135   Geoffrey Hoon, Secretary of State for Defence, speech at the Royal Institute of International Affairs, Chatham House, 10 March 2003. Back

136   Q 577 Back

137   Q 577 Back

138   These issues were discussed during the Committee's seminar at King's College. Back

139   Q 508, Q 541 Back

140   Q 518 Back

141   SDR NC Vol 1, paras 35-54. Back

142   DoD, Report to Congress on Network Centric Warfare, July 2001. Back

143   Ev 2. Back

144   See Aviation Week, 28 April 2003. Back

145   Ev 2 Back

146   Q 509 Back

147   Q 540 Back

148   See Chapter 5 above. Back

149   Q 594 Back

150   Q 594 Back

151   Ev 87 Back

152   Q 654 Back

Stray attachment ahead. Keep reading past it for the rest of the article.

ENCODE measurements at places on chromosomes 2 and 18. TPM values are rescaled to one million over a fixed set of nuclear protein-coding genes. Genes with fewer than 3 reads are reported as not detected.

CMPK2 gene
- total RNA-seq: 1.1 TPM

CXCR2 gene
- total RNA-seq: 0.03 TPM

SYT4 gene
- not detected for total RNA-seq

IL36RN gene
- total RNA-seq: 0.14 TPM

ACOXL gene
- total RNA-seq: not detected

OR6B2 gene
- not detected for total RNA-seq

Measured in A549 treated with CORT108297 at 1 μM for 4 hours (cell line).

153   Q 693 Back

154   Q 531 Back

155   Q 579 Back

156   Q 541 Back

157   HC (1999-2000) 347-I, para 231. Back

158   Q 621 Back

159   Q 514 Back

160   Q 506 Back

161   Q 526 Back

162   JDCC, Strategic Trends: Strategic Concepts, Methodology, Key Findings and Shocks, (March 2003) p. 1-16. Back

163   Q 579 Back

164   Q 581 Back

165   Q 581-584, Q 591 Back

166   Q 592 Back

167   Q 587 Back